...to seriously challenge for the presidency, a Republican will have to pointedly distance himself from Jeb’s older brother... It won’t be enough for a candidate merely to keep his or her distance from W. John McCain and Mitt Romney tried that, and they failed because the Obama campaign hung Bush around their neck every chance it got. To seriously compete, the next Republican candidate for president will have to preempt that Democratic line of attack by repudiating key aspects of Bush’s legacy. Jeb Bush would find that excruciatingly hard even if he wanted to. And as his interviews Sunday make clear, he doesn’t event want to try.
Upheld: it would be a good idea for the next GOP presidential candidate, and probably all GOP candidates for the foreseeable future, to distance themselves from W. David Frum saw the writing on the wall back in February 2008:
In 2002, equal numbers of Americans identified as Republicans and Democrats. In the six years since, Republican identification has collapsed back to the level recorded before Ronald Reagan. The decline has been steepest among young voters. If they eat right, exercise and wear seatbelts, today’s 20-somethings will be voting against George W. Bush deep into the 2060s.Beinart echoes and updates this basic political reality:
It’s no exaggeration to say George W. Bush is more responsible than any other single individual for the Republican Party’s current dismal standing. When Bush took office, about as many Americans identified as Republicans as identified as Democrats. By the time he left, Democrats enjoyed a roughly 10-point lead. When Bush took office, Americans ages 18 to 29 were split evenly between the two major parties. By the time he left, Democrats enjoyed an advantage of 19 points. To grasp how excited Democrats would be to run a Clinton against a Bush in 2016, you need only remember that Bill Clinton gave the strongest speech at the 2012 Democratic convention, while at the 2012 Republican convention, George W. Bush didn’t speak at all.
Vacated, and remanded back to Beinart for reassessment in light of the free e-chapters of John Sides and Lynn Vavreck's forthcoming The Gamble: The Hand You're Dealt: The finding that John McCain and Mitt Romney failed because they did not repudiate Bush.
McCain failed because he immediately followed Bush -- he could have hanged Bush in effigy and would still have lost in that wave election. Romney failed because the economy improved just enough for just long enough to reelect an incumbent [at least, per update below, this incumbent].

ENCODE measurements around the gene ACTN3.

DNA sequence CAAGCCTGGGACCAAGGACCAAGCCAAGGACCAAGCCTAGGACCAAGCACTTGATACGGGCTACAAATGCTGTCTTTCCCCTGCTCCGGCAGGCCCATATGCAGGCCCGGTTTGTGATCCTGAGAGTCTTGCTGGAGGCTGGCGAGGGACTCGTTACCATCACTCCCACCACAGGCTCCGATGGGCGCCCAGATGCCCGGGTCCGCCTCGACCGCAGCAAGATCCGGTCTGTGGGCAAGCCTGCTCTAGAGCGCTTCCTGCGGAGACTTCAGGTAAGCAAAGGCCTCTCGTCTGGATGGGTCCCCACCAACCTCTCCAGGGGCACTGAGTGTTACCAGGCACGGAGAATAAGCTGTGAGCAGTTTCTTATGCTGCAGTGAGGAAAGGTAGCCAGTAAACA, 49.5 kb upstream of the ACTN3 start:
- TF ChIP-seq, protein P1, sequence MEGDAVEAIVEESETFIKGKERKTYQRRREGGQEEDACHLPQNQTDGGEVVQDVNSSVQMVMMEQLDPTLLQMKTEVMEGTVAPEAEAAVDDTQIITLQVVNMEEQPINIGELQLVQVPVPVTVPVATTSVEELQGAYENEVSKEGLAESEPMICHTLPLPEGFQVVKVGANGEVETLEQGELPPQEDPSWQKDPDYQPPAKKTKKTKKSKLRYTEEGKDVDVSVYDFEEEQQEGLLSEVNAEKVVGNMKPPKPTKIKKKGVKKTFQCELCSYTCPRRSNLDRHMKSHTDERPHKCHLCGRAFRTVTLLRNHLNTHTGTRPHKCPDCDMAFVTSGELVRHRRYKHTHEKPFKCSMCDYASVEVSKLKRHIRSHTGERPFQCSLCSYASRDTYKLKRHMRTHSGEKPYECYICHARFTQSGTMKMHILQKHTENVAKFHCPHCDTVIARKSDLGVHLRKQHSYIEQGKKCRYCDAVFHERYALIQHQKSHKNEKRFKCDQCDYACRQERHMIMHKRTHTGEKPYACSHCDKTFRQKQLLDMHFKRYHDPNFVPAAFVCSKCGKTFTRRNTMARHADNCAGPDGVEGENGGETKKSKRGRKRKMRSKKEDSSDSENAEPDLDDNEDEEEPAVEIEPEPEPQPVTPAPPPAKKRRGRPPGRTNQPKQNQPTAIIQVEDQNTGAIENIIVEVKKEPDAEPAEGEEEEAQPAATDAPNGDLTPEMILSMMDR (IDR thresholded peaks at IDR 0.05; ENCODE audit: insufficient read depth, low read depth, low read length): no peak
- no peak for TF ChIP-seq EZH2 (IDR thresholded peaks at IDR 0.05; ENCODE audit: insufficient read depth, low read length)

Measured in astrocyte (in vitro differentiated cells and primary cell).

I would like to believe that both lost because they ran stupid and immoral campaigns. I believe they did, but that's not why they lost. George Washington reincarnated couldn't have won on the GOP ticket in 2008 or 2012.
The 2012 election played out in particularly close alignment with the economic fundamentals as the vast majority of political scientists engaged in such matters understood them. It was pretty clear early in the year that, barring a sharp economic downturn, Obama would squeak through. It was all but certain, Romney's Oct. 3 debate triumph notwithstanding, when the unemployment rate plunged with the September jobs report. Obama's surprising margin of victory became less surprising in retrospect, when revisions this February pushed overall job growth numbers for 2012 past the two million mark. Nate Silver's economic forecast model, Sides and Vavreck' model constructed for Wonkblog, and a lopsided majority of other political science models all forecast Obama victory.
In a truly razor-thin election such as 2000 or 2004, candidates' messaging decisions might be decisive (though Kerry slightly outperformed the fundamentals in 2004). But, leaving aside the actual impact of incumbents' policies, the candidates in 2008 and 2012 could have been sock puppets and the results would have been the same.
* Hat tip to the Dish for the Beinart post.
UPDATE: some courts, via appellate divisions, can overturn themselves, and I may have to go some steps in that direction here. Since writing the post, I've been reading Sides and Vavreck's first chapter. The fundamentals they emphasize in their analysis of the last presidential election include Obama's personal popularity going into 2012, which was higher than it ought to have been given economic conditions; that high personal popularity lowered the threshold of good-enough-to-win ecnomic growth. Sides and Vavreck suggest that this personal popularity was due mainly to two factors: political polarization, which made Democratic approval of Obama relatively inelastic, and enduring rejection of Bush, whom voters persistently blamed more than Obama for the cockeyed economy. Hence, perhaps Beinart is right that a real repudiation and reckoning with Bush's failed policies would have helped Romney. But given that the electorate's assessment of the incumbent is a core "fundamental" and hard to affect by campaign tactics -- and that the very polarization that helped buoy Obama set the terms under which a Republican candidate could be nominated -- it remains highly unlikely that any candidate could have overcome Obama's structural advantage.